I don’t think so, at least not with the development in technology we can foresee now. We have done long-term power market modelling to see what happens if the European economy reaches the net-zero target by 2050. Renewables will indeed dominate generation capacities, and they will also provide the majority of electricity over the years. There will be many hours when only renewables will run and in those hours the market price of electricity will be close to zero. But the models show that there will be many other hours when there is not going to be enough sun or wind, and we have to source electricity from either storage or power plants running on gas or hydrogen. None of these is cheap now, and even if we assume an optimistic cost decrease due to scale and technology development, they will still be costly ways to provide power in these hours.   

And there is another factor, the fixed costs. To build all these renewables, nuclear capacities, balancing storage, or power plants, plus the network infrastructure needed to avoid bottlenecks – they all require huge investments. Someone will have to pay the financing costs of these investments through capacity costs, regulated prices, state budget contributions (for example, taxes) or in any other form. The total cost of electricity will surely not be zero.    

Coming back to the shorter-term horizon. What can we expect in terms of gas and power prices?

I can only share with you my hypotheses, of course. I don’t see all the factors and cannot judge how some key players will behave. Still, I think, in the shorter term, the combination of economic growth and weather will be the key factors. Currently, gas demand and supply seem to be balanced as prices have stabilised at this high level. But storage levels are lower than optimal. If there is not going to be another widespread lockdown, and the global economy continues to grow, and the winter turns out to be cold, gas supply can become scarce by next February-March. If we are lucky and we have a milder winter, we can stay at this price level and then start to see a decline from spring 2022 onward.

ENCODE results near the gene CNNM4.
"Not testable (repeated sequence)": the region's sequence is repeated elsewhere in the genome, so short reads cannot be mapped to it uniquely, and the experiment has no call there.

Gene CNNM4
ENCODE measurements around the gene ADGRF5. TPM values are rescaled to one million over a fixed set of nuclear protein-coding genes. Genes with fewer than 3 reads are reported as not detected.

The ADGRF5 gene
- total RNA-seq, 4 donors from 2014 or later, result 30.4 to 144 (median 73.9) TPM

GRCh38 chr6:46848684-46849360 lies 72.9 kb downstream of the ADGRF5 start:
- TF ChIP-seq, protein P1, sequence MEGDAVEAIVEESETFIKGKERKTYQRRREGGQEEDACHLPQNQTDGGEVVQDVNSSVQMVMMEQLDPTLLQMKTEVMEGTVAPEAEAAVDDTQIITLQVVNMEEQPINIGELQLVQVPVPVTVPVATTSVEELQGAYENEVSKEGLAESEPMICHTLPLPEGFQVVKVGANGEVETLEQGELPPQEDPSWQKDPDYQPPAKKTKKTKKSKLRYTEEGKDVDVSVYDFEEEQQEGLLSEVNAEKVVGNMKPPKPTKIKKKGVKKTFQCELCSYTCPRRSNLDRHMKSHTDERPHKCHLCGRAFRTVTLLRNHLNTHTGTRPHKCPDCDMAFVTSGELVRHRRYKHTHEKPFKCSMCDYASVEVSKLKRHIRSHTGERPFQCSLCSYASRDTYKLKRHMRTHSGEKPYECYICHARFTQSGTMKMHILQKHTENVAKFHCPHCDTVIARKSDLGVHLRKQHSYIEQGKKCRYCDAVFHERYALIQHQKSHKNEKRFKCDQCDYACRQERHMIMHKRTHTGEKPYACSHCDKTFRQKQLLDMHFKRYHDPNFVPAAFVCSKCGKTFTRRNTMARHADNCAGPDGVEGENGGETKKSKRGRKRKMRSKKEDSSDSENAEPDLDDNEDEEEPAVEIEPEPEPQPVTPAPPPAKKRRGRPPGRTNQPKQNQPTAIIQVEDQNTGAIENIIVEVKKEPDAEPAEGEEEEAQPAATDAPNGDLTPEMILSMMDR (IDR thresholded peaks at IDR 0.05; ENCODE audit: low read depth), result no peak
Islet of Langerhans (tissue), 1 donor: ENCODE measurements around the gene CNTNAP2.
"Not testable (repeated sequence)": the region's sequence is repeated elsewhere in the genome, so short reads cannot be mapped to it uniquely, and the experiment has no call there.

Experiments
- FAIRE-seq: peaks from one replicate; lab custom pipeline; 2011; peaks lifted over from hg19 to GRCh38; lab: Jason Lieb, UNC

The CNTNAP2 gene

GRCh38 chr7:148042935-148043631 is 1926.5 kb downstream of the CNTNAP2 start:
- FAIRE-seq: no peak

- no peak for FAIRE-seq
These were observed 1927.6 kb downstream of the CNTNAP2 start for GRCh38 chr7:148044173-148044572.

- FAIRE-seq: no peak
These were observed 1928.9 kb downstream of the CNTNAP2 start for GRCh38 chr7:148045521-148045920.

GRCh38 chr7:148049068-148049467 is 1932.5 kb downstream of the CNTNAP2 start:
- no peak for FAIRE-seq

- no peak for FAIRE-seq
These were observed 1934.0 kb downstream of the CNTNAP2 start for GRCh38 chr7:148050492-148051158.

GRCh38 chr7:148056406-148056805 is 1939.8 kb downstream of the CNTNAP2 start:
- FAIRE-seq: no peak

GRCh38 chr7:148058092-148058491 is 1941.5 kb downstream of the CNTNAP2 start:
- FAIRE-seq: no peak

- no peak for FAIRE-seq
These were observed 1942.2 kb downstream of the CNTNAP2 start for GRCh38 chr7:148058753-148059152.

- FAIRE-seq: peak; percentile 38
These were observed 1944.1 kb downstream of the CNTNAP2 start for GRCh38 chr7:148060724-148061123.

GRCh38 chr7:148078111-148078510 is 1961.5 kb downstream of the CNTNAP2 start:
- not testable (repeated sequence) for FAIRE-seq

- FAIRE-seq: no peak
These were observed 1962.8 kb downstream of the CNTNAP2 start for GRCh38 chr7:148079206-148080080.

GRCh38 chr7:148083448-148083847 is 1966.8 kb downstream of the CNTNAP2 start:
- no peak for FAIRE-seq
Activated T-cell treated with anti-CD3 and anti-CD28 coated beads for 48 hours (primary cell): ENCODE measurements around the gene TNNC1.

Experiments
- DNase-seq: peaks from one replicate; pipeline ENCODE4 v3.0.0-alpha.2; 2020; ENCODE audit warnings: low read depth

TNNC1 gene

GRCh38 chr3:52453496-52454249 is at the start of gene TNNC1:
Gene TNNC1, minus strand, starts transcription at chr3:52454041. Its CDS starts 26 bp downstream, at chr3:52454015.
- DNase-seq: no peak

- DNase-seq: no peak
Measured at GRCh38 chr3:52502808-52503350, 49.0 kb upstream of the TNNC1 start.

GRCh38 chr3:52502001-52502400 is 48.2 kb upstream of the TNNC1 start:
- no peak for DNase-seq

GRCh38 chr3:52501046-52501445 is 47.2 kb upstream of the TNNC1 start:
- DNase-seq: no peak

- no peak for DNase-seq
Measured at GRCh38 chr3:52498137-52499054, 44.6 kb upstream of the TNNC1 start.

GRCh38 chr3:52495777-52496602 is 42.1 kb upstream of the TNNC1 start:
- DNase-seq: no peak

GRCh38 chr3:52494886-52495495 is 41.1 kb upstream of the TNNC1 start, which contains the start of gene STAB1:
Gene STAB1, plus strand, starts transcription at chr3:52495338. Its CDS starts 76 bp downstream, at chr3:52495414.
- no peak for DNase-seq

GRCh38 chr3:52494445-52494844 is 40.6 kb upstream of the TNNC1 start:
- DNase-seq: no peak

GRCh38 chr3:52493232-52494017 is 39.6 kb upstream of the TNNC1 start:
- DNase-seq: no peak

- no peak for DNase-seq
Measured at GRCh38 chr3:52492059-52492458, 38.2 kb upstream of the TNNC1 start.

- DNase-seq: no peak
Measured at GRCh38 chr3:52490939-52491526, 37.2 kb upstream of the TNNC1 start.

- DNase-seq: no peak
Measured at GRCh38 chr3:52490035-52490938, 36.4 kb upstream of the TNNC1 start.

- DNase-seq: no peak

But even until then, there will be a lot of negative impacts. Consumers and companies will suffer from high prices. Is there a way to handle this?

In the short term, I think there is room for central government actions to cushion the impact, for example through some kind of financial compensation for the most vulnerable consumers. This is not unheard of, just very recently there were programs to help restaurants, hotels and other sectors which were badly impacted by the lockdowns. The key is that these programs should be targeted at the right segments and limited in time. They should be crisis-management tools, not permanent features of the system. I would refer to the oil market again, where we see everywhere that permanently subsidised petrol prices do not work – subsidies cost too much and distort behaviours that in the long term would be beneficial, for example, improving energy efficiency.

In the mid-term, we should rather get prepared for similar price shocks. This is going to become part of life, the consequence of climate change, like more storms or floods. Preparation can mean, for example, new regulations that enforce effective risk management practices for energy suppliers (for banks this has been in place and considered as normal for quite long) or setting up a central fund to reduce risks for end-users (similarly to the system of securing bank accounts and debits). Energy suppliers that behave responsibly would do this anyway – they already run strict risk management systems. Regulation is required to make sure all the others also comply and thus cannot cause havoc.

In an even longer term, we need to reform the way energy systems work. For example, flexibility will play a much more important role. Just to build more and more solar or wind plants will not be sufficient, we must figure out how to balance the electricity system.  If we are serious about energy transition – and I think we should be – then we have to find the optimal way to manage it. Turning back is not an option.